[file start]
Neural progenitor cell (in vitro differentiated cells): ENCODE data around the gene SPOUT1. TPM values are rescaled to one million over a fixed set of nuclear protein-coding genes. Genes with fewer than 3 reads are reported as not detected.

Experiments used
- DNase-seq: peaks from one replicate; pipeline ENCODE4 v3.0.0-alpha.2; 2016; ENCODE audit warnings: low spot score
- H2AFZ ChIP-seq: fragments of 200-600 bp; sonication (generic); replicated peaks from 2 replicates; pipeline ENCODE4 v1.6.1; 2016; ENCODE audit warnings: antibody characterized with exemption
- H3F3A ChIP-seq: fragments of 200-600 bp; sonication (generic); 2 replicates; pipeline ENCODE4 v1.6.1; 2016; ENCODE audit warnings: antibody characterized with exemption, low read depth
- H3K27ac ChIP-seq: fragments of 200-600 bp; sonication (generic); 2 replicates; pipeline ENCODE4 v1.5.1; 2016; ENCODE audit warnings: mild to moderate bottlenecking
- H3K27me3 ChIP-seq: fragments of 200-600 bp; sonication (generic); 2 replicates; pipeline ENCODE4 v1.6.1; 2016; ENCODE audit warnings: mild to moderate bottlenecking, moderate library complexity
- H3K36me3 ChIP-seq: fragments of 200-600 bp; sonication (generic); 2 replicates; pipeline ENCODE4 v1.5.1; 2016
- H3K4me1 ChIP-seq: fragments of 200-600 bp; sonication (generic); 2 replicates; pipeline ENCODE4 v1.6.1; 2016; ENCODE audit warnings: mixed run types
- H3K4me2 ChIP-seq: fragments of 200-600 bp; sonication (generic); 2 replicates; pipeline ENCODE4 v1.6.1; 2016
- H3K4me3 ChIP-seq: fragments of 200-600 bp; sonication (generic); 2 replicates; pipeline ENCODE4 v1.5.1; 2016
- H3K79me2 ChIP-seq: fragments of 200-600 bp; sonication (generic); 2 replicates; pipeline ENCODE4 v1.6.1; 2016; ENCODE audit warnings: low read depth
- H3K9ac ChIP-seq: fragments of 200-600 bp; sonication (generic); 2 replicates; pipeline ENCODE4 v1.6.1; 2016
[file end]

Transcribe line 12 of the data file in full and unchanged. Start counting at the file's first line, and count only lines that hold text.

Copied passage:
- H3K79me2 ChIP-seq: fragments of 200-600 bp; sonication (generic); 2 replicates; pipeline ENCODE4 v1.6.1; 2016; ENCODE audit warnings: low read depth